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DIY trouble

This article, by Justin Baiocchi, was originally published in The Northern Daily Leader on 3 June 2017.

I spent a significant portion of this weekend assembling some kitchen cabinetry. There were two flat-packed pantry cupboards I had picked up from a large hardware store (I won’t say who the store was, but let’s just say that I have eaten my fair share of sausage sandwiches there in my time). The cupboards were made of that chipboard melamine stuff, which is what seems to pass for real furniture these days. Presumably this was some ancient old growth Tasmanian tree, chopped down and turned into woodchips, shipped to China and eventually found its way back to Australia in a significantly less desirable form. The assembly was straightforward enough, but when I was finished I noticed that both cupboards had a slight lean. Also, the doors didn’t close properly and somehow the cardboard backing of each cupboard poked past the top of the cupboard. Now, while it’s true that I am never going to win a gold medal in the handyman Olympics, it seemed odd to me that both cupboards were so clearly misshapen. Some of the issues may have been my fault (and I accept that I put the backing on the wrong way around – twice) but it wasn’t all my doing.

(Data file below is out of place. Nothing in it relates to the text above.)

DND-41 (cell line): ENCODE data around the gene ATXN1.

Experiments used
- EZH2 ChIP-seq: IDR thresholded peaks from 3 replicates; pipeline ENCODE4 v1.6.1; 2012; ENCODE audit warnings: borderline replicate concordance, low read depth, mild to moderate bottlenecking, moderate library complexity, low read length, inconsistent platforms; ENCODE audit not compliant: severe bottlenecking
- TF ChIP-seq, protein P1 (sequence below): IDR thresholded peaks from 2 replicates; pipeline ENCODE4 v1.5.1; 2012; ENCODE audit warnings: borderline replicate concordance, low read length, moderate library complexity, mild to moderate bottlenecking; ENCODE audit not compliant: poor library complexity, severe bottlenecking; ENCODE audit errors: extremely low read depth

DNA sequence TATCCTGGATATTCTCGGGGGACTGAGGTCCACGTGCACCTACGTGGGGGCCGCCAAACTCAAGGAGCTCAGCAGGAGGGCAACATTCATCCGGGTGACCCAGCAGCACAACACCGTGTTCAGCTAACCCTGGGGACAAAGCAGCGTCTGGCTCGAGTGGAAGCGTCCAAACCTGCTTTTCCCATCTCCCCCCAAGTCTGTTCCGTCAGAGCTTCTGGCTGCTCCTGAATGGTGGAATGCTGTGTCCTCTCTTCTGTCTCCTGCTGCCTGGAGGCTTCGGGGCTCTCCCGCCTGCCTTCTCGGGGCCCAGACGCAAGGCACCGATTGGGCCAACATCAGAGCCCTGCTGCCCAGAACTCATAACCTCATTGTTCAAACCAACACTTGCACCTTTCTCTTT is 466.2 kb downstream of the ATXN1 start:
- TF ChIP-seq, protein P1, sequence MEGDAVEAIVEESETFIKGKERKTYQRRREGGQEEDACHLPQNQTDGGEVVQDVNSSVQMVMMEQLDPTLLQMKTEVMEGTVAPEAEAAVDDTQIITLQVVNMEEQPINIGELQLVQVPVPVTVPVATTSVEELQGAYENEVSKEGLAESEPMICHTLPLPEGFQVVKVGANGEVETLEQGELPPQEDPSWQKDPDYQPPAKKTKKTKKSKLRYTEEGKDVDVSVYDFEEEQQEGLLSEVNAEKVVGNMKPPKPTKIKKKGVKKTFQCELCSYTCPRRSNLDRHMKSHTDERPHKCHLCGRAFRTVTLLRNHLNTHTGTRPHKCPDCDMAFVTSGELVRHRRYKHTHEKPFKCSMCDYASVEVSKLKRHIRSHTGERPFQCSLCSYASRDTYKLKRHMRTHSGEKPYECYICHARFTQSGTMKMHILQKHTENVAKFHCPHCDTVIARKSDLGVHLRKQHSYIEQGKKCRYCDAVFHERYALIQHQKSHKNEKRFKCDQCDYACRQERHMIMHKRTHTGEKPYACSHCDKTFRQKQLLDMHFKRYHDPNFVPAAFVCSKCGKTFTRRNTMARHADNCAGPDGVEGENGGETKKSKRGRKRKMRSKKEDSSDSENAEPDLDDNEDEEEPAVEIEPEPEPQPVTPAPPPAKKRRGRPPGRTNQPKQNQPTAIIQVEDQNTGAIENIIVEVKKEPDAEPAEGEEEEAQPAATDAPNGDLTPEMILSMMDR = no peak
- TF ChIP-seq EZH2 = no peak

Fortunately, our house is so full of DIY disasters that a couple more just blend into the background, but in a newer house (say, anything built since the end of World War I) the saggy and unbalanced cupboards would be obvious. In retrospect, I think this was simply a matter of getting what you pay for. Not that I considered $189 per cupboard to be an insignificant sum of money, but it was a fraction of what it would cost to hire a cabinetmaker to build a similar product from scratch. Of course, the quality of a skilled cabinetmaker’s work would have been on an entirely new level. When it comes to managing your finances, the issue of costs and fees is also an important one. While keeping your investment costs low is important, this is one area where you don’t really want to be paying peanuts and getting monkeys. Yes, a small difference in fees will make a significant difference to your financial situation over a long period of time (as the industry super fund advertisements often remind us), but the impact of a few percentages points less in performance, or the mistake of pursuing the wrong financial strategy altogether, is likely to far outweigh the small savings achieved by opting for the lowest-cost investment option. Put it this way, do you want the chipboard version of a retirement plan, or the solid oak variety? I know which one I would prefer.